Union and West End Cemetery

The Union and West End Cemetery is located in center city Allentown. The main entrance is on 10th Street at 10th and Chew Streets. The cemetery is mantained by a dedicated group of volunteers. Ten board members (also volunteers) serve the cemetery association and manage the finances, make application for grants, solicit donations and participate in the maintenance of the cemetery.

Saturday, November 25, 2006

 

Lt. Col. W. W. Hamersley & his sons

The 128th Pennsylvania Regiment was recruited from August 13th - 15th, 1862. Companies D and G were recruited in Lehigh County. Captain Samuel Croasdale from Bucks County, where most of the companies were recruited, was given the rank of Colonel and placed in charge of the regiment.

William W. Hamersley of Allentown enrolled in this regiment on August 14th and was given the rank of Captain in charge of Company G. A few days later, August 25, 1862, he was promoted to Lt. Colonel and became second-in-command of the regiment, assigned to the headquarters section.

As previously posted, the 128th found itself in the thick of things at the Battle of Antietam, Shapsburg, Maryland just slightly more than a month after leaving Harrisburg. On the morning of the 17th of September 1862, the 128th regiment was ordered into the fight and it charged out of the woods and into the cornfield where the rebels lay concealed. Unfortunately, the charge was made on the flank and while Colonel Coasdale was in the act of ordering the company into proper position he was killed instantly. A short time later, Lt. Colonel Hamersley was severely wounded and had to be carried from the field.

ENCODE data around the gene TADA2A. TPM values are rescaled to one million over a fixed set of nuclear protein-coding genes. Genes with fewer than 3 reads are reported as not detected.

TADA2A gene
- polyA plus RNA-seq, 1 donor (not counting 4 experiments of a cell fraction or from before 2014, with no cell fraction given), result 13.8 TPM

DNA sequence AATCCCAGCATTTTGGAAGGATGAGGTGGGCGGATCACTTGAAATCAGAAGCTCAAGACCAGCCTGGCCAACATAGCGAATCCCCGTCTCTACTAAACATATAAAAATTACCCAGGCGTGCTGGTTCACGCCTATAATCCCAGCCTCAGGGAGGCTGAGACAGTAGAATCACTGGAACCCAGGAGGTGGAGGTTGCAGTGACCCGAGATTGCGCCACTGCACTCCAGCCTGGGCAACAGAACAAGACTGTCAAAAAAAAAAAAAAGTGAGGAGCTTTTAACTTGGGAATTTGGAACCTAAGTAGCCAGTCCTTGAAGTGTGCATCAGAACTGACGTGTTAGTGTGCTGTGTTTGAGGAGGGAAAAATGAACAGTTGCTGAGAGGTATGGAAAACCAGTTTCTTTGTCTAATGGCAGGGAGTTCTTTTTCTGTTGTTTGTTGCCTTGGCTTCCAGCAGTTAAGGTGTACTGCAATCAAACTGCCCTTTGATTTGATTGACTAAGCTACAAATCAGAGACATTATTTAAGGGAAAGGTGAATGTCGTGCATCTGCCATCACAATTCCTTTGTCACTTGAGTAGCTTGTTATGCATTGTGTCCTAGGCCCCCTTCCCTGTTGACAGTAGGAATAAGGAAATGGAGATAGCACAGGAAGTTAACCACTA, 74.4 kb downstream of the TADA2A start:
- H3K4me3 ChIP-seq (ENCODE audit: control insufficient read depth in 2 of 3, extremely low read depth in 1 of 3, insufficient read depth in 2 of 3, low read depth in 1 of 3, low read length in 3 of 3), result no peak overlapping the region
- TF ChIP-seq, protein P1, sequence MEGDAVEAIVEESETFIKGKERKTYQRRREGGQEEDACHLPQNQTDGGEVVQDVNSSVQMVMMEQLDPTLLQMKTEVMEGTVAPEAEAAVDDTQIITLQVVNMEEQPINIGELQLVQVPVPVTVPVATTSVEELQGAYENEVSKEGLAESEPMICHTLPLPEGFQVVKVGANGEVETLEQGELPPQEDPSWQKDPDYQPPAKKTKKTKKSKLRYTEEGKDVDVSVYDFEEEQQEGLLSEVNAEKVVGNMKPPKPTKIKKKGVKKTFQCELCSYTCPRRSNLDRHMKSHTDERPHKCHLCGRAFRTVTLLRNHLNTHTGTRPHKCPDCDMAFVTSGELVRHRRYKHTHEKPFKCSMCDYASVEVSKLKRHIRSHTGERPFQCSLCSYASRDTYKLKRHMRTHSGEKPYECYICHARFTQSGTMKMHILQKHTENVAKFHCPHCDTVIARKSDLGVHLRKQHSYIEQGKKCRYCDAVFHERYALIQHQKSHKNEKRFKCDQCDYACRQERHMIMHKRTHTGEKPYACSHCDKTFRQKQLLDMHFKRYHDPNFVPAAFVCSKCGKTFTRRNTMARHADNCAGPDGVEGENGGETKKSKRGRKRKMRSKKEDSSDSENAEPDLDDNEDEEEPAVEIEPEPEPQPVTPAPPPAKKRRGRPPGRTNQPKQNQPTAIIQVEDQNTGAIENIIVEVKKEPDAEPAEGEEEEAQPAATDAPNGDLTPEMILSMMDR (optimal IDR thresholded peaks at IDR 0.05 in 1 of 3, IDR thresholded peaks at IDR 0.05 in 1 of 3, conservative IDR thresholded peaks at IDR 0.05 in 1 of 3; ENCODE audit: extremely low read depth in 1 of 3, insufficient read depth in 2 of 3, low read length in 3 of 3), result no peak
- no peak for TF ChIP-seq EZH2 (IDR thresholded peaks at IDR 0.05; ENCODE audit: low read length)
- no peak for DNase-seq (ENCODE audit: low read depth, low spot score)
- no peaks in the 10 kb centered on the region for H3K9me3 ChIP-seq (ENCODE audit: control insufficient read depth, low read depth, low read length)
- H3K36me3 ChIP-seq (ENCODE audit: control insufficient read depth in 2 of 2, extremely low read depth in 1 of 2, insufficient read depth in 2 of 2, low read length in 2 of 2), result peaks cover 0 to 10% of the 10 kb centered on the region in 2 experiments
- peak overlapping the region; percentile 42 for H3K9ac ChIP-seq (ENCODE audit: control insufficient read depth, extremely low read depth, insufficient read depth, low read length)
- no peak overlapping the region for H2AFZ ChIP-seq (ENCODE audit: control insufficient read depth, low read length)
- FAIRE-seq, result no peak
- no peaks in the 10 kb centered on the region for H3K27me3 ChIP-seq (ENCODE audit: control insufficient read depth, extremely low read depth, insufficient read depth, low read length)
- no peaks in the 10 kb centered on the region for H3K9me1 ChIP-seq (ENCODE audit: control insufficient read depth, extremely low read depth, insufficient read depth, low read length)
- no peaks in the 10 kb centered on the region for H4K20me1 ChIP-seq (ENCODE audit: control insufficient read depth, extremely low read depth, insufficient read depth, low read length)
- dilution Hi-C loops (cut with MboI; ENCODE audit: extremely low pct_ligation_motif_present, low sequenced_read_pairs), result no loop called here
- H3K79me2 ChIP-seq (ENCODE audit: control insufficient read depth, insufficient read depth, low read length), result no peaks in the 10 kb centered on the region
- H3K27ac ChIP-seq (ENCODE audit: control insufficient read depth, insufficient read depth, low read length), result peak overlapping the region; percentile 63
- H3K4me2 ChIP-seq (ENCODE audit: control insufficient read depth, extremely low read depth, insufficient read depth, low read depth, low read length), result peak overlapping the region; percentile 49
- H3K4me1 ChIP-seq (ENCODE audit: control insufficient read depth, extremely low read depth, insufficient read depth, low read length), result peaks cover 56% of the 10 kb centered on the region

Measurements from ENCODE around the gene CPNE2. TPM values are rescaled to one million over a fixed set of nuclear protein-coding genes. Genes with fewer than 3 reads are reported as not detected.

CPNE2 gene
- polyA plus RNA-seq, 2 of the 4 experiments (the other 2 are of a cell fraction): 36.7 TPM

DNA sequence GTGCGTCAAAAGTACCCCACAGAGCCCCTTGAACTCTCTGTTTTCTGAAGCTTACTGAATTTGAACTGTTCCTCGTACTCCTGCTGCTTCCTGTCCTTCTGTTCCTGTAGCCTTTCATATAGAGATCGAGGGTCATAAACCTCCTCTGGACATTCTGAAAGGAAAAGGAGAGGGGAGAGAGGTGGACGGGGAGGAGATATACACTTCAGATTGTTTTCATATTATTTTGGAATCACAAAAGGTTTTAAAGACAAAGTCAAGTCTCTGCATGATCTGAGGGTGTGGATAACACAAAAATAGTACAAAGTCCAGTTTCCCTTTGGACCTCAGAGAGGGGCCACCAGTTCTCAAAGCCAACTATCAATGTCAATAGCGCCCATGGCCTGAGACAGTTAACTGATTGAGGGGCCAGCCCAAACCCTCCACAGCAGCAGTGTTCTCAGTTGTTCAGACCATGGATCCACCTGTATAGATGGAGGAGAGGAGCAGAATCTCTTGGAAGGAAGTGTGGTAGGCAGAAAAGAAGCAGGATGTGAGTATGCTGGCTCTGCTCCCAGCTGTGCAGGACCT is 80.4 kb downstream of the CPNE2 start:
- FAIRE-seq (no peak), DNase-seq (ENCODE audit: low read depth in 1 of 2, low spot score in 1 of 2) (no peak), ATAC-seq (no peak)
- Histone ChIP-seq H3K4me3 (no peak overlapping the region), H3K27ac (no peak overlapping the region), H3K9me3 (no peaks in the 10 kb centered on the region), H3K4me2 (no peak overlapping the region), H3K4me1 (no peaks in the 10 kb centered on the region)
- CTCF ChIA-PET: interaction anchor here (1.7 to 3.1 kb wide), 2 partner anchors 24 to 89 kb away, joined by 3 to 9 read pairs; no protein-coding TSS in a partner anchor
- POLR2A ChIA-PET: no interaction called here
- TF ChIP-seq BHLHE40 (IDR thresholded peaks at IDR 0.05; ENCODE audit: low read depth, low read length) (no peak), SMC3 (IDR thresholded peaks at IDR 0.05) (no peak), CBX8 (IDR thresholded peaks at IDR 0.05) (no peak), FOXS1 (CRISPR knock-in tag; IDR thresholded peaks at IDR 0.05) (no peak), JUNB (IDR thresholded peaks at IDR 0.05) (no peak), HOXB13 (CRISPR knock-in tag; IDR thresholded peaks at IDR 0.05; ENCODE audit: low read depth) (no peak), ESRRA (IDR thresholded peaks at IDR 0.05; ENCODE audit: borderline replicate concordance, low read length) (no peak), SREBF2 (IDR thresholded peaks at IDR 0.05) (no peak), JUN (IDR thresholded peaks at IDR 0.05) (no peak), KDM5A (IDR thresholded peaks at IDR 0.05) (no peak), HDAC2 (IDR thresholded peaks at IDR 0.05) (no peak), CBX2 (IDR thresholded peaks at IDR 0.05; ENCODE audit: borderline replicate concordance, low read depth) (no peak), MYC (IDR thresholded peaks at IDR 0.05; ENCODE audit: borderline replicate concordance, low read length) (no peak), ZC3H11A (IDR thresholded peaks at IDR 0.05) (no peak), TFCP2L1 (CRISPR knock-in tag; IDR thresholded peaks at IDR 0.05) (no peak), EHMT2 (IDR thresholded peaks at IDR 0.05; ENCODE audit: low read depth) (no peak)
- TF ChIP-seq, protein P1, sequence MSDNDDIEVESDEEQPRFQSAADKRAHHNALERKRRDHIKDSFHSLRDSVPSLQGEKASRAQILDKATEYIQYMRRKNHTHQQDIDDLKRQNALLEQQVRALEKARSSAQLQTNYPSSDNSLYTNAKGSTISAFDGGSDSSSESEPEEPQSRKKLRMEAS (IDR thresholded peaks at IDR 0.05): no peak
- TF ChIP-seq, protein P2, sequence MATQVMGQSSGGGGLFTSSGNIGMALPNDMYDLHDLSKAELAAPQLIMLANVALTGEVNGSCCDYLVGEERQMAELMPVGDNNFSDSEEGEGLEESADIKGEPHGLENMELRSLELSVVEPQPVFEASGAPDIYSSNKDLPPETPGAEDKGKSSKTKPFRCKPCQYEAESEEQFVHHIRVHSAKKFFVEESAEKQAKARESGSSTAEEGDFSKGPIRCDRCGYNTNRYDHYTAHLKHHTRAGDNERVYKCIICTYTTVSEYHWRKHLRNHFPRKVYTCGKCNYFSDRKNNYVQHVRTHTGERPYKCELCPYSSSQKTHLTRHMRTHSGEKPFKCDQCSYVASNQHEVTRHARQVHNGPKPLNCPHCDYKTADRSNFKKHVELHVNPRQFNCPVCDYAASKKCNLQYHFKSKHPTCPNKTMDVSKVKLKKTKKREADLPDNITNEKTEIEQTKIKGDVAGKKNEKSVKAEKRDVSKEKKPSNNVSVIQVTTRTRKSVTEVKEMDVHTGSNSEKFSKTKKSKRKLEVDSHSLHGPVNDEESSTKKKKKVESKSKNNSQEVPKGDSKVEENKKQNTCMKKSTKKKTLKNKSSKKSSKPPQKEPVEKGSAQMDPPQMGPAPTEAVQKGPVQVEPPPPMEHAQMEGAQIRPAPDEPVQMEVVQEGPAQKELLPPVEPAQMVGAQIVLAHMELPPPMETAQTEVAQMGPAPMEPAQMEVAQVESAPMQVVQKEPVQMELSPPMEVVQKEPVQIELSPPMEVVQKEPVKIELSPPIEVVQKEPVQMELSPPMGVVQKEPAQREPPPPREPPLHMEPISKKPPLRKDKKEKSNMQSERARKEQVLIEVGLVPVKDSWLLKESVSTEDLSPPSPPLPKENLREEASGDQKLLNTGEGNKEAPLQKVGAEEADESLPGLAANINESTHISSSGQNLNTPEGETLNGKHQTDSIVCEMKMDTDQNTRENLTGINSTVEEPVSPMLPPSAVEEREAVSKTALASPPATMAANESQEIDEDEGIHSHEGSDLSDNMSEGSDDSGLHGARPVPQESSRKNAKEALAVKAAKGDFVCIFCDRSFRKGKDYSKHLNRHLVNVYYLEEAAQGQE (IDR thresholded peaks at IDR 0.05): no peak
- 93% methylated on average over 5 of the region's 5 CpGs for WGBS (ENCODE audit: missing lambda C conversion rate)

The regiment lost a large number of brave men there in Miller's cornfield before it was ordered off the field of battle. In the brief, but bloody fight, the 128th lost thirty-five men killed and eighty-five wounded. Lt. Col. Hamersley's arm was torn and terribly mutilated and he was unable to resume command of the regiment. Subsequently, Major Joseph A. Mathews of the 46th Pennsylvania Volunteers was promoted to Colonel and placed in charge of the 128th regiment.

On January 31, 1863, Lt. Colonel Hamersley, being permanently disabled by the wounds received at Antietam, resigned his commission. Captain L. Heber Smith was commissioned to succeed him. This ended Lt. Colonel Hamersley's military career and he returned to Allentown and his family.

The One Hundred and Twenty-eighth went on to fight courageously at Chancellorsville, just days before it's nine month enlistment would expire. It suffered heavy losses at Chancellorsville and then on May 19, 1863, was mustered out of service.